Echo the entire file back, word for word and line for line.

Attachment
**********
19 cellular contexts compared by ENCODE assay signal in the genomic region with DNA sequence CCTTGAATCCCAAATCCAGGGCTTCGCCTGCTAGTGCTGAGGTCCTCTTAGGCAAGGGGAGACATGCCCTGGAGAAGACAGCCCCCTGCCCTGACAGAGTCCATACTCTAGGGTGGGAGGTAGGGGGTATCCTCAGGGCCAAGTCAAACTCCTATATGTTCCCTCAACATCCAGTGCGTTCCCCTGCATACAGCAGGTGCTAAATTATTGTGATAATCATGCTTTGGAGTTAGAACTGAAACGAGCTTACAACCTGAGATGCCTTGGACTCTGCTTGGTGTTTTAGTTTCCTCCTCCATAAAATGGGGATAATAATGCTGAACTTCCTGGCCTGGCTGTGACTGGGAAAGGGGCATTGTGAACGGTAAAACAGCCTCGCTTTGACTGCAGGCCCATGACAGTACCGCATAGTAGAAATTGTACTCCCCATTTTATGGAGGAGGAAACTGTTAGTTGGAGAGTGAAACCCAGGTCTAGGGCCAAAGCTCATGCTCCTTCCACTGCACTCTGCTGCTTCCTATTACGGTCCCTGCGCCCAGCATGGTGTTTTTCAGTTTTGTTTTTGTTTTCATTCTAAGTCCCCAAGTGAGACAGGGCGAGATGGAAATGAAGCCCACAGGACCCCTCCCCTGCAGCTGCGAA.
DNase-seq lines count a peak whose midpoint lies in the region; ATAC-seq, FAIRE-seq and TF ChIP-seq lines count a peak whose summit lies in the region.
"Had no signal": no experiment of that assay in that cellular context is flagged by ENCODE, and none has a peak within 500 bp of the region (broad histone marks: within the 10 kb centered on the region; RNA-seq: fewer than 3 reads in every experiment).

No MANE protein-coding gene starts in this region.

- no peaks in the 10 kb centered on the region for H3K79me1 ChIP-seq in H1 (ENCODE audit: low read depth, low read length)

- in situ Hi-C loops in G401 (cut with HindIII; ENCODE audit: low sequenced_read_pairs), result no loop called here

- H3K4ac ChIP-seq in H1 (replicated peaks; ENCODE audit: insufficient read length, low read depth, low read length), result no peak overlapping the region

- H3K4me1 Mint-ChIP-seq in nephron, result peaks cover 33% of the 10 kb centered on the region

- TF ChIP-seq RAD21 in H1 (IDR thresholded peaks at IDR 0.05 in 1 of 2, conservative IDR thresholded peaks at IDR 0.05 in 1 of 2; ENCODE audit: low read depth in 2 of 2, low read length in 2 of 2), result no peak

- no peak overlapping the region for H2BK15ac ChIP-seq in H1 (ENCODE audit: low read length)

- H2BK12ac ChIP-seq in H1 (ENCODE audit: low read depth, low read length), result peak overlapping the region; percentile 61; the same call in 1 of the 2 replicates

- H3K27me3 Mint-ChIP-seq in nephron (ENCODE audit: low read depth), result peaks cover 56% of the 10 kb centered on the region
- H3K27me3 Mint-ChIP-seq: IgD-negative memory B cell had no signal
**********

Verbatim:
19 cellular contexts compared by ENCODE assay signal in the genomic region with DNA sequence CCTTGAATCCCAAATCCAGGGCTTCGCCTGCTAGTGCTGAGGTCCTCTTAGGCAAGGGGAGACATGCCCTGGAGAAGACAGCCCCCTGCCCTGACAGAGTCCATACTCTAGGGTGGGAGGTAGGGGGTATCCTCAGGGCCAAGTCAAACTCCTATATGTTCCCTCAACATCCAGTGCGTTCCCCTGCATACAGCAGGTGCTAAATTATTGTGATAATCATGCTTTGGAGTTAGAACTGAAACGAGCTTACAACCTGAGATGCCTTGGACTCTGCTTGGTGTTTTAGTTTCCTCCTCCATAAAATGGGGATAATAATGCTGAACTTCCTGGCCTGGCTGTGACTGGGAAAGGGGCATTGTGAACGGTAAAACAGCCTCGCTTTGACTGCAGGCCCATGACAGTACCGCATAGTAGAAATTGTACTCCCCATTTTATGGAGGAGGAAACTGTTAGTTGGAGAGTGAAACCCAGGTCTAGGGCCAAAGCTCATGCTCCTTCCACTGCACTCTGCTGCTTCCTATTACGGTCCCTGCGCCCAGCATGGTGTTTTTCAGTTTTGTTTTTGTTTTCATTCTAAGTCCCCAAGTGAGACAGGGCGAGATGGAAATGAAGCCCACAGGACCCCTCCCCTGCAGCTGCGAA.
DNase-seq lines count a peak whose midpoint lies in the region; ATAC-seq, FAIRE-seq and TF ChIP-seq lines count a peak whose summit lies in the region.
"Had no signal": no experiment of that assay in that cellular context is flagged by ENCODE, and none has a peak within 500 bp of the region (broad histone marks: within the 10 kb centered on the region; RNA-seq: fewer than 3 reads in every experiment).

No MANE protein-coding gene starts in this region.

- no peaks in the 10 kb centered on the region for H3K79me1 ChIP-seq in H1 (ENCODE audit: low read depth, low read length)

- in situ Hi-C loops in G401 (cut with HindIII; ENCODE audit: low sequenced_read_pairs), result no loop called here

- H3K4ac ChIP-seq in H1 (replicated peaks; ENCODE audit: insufficient read length, low read depth, low read length), result no peak overlapping the region

- H3K4me1 Mint-ChIP-seq in nephron, result peaks cover 33% of the 10 kb centered on the region

- TF ChIP-seq RAD21 in H1 (IDR thresholded peaks at IDR 0.05 in 1 of 2, conservative IDR thresholded peaks at IDR 0.05 in 1 of 2; ENCODE audit: low read depth in 2 of 2, low read length in 2 of 2), result no peak

- no peak overlapping the region for H2BK15ac ChIP-seq in H1 (ENCODE audit: low read length)

- H2BK12ac ChIP-seq in H1 (ENCODE audit: low read depth, low read length), result peak overlapping the region; percentile 61; the same call in 1 of the 2 replicates

- H3K27me3 Mint-ChIP-seq in nephron (ENCODE audit: low read depth), result peaks cover 56% of the 10 kb centered on the region
- H3K27me3 Mint-ChIP-seq: IgD-negative memory B cell had no signal